Indian children are developing their language skills while learning valuable lessons during fun and games at a month-long summer camp.
Camp puts children in touch with heritage
ABU DHABI // Indian children are developing their language skills while learning valuable lessons during fun and games at a month-long summer camp. The Summer Butterflies camp, organised by the Kerala Social Centre in Abu Dhabi, includes science and acting classes taught entirely in Malayalam to familiarise the children with their mother tongue.
The idea is to relieve summer boredom for the youngsters while giving them a taste of Kerala's heritage. "These students are not fluent in Malayalam," said MU Vasu, the director of the camp. "For some, we even have to teach the alphabet. This camp was partly established with the idea that they will be taught things that are not found in their academic books, such as folk songs and traditional storytelling."
Each of the four rooms at the centre has been named after a famous scientist - Galileo, Edison, Newton and Einstein - to commemorate the International Year of Astronomy. Each class has up to 35 pupils, aged six to 16. Classes rotate each day, between the different rooms and teachers, and run from 6pm to 9pm. When lessons finish, at 8.30pm, the classes come together to show what they have learned.
"We don't teach them anything, it is left up to their imagination," said Uday Shanker, the associate director of the camp. The camp is open five days a week and run by volunteers. The centre provides buses from around Abu Dhabi and Musaffah for parents who are unable to drop off their children. The four teachers have been hired from India. In Newton's room, children at first struggled to understand instructions in Malayalam as Rajashekar Nair organised games of cat and mouse.
Across the hall was Bhaskara Poduval, a retired teacher who has been recognised by the state government of Kerala for his work. He teaches the Malayalam alphabet as well as traditional folk songs that tell stories about village life. "The storytelling, the singing, they are better than just reciting the alphabet all the time," said Mr Shanker. "Our intention is to familiarise the children with the culture of Kerala through songs they have never heard and through experiences they would otherwise never have."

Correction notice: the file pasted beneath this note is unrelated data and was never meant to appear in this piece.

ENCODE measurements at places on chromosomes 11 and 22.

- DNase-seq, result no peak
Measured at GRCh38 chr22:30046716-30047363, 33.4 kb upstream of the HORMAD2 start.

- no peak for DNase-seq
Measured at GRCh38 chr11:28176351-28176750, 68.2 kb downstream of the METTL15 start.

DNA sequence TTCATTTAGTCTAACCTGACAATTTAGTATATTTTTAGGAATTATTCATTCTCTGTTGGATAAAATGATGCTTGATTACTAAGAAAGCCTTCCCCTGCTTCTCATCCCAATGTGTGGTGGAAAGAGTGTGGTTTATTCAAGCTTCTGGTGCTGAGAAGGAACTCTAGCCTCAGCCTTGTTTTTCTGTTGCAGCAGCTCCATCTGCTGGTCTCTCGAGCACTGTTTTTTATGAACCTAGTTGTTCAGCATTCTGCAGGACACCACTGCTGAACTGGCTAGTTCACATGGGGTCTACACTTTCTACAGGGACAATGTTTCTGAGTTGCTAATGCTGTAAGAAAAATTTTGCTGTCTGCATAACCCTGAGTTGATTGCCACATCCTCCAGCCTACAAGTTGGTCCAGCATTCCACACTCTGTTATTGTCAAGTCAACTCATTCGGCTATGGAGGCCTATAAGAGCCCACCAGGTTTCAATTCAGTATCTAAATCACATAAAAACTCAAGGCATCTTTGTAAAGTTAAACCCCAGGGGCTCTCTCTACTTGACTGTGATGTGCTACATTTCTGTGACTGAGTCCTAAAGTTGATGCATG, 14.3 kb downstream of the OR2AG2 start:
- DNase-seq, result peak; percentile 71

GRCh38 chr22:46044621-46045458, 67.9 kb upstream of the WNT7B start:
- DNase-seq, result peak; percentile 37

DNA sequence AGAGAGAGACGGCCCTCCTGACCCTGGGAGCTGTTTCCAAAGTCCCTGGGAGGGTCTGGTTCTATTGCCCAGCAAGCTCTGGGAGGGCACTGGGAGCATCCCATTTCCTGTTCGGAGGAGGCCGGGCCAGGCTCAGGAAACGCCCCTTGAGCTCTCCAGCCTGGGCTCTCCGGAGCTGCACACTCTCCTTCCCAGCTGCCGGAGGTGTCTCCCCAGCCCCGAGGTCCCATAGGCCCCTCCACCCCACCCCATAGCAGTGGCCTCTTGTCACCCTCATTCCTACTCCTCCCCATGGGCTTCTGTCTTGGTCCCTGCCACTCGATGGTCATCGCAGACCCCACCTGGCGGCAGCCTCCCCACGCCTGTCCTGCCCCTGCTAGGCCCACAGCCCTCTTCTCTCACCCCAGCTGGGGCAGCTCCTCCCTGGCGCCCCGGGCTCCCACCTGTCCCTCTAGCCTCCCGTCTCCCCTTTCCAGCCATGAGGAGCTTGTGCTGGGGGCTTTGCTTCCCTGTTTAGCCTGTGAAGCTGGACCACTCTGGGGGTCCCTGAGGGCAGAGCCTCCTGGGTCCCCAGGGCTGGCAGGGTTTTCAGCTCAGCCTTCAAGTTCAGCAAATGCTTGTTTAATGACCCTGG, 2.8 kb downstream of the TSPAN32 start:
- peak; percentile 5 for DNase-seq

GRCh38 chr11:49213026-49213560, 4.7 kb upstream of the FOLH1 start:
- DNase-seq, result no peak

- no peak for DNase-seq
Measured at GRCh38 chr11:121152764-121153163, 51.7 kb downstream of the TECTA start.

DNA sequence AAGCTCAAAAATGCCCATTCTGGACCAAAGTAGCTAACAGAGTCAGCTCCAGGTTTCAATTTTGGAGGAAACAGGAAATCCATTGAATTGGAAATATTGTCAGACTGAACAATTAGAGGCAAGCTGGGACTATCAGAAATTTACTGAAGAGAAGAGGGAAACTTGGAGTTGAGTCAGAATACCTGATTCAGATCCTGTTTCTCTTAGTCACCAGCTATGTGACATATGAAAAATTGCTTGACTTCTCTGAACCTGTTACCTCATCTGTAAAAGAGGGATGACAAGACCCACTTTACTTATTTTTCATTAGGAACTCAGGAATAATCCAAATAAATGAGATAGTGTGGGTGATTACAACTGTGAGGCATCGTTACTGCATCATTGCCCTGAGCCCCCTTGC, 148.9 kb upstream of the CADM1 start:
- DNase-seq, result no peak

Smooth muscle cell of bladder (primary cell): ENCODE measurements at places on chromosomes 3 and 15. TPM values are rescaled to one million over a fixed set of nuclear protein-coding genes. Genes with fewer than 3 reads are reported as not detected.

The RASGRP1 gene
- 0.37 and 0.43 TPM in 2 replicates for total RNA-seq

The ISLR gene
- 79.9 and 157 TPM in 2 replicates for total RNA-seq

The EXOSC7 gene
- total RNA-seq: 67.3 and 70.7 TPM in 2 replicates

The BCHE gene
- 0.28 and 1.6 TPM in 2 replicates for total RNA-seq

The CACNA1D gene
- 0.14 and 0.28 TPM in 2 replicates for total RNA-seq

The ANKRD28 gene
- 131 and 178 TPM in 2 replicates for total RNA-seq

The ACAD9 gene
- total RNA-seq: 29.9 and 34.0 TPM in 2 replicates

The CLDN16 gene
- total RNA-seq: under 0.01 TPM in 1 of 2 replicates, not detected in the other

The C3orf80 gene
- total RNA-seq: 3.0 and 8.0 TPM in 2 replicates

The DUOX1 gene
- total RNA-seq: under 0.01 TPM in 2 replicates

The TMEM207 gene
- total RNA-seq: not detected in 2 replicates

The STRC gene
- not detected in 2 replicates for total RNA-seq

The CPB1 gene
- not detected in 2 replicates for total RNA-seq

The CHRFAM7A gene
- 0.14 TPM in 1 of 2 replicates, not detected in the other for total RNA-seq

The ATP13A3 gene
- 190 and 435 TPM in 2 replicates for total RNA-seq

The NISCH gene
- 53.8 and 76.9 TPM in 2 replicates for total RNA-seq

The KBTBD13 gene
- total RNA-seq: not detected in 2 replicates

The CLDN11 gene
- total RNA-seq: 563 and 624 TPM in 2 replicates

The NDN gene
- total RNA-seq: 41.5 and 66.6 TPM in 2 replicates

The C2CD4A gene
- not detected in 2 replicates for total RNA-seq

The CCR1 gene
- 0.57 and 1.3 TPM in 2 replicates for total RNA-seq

A big hit was Najeem Sultan, a scientist, who encouraged the children to learn the science behind his magic tricks. While some built telescopes with PVC pipes, tape and glass, others just watched in admiration as Mr Sultan showed off his skills. In demonstrating the physics behind friction, the teacher made it appear as if a bottle on a string was moving on its own. Archa Dhanesh, six, said: "If we wish it to move, only then will it move but when I yell stop, I can order it to stop.
"This is my favourite class because all my friends are here and Najeem does all kinds of magic tricks." Mr Sultan prefers using everyday objects to catch the children's attention. He demonstrates scientific principles using toys, milk bottles, plastic pipes and even Post-it notes. "When the children see it, they think it is magic, but it is all a science experiment," he said. Meanwhile, an improvisation session was being run by Udayan Kundangulam, a drama teacher, who was showing children various aspects of theatre including memory and concentration tricks, body movements, reflexes and rhythm.
The children were divided into groups and asked to mimic the sounds of drums, flutes and string instruments. Slowly, under Mr Kundangulam's direction, they composed a medley of loud but pleasant-sounding music. "I play more in this class than I play at home," said Hare Krishna, eight. "I like playing games in this class because I get to play all day - or, at least, all evening." Nivea Ramesh, an accounts manager, is one of 30 volunteers who supervise the children.
"In turn, I learn so much," she said, pointing to origami flowerpots created by a group of pupils that she was trying to copy. "They teach us things too, you see." @Email:email@example.com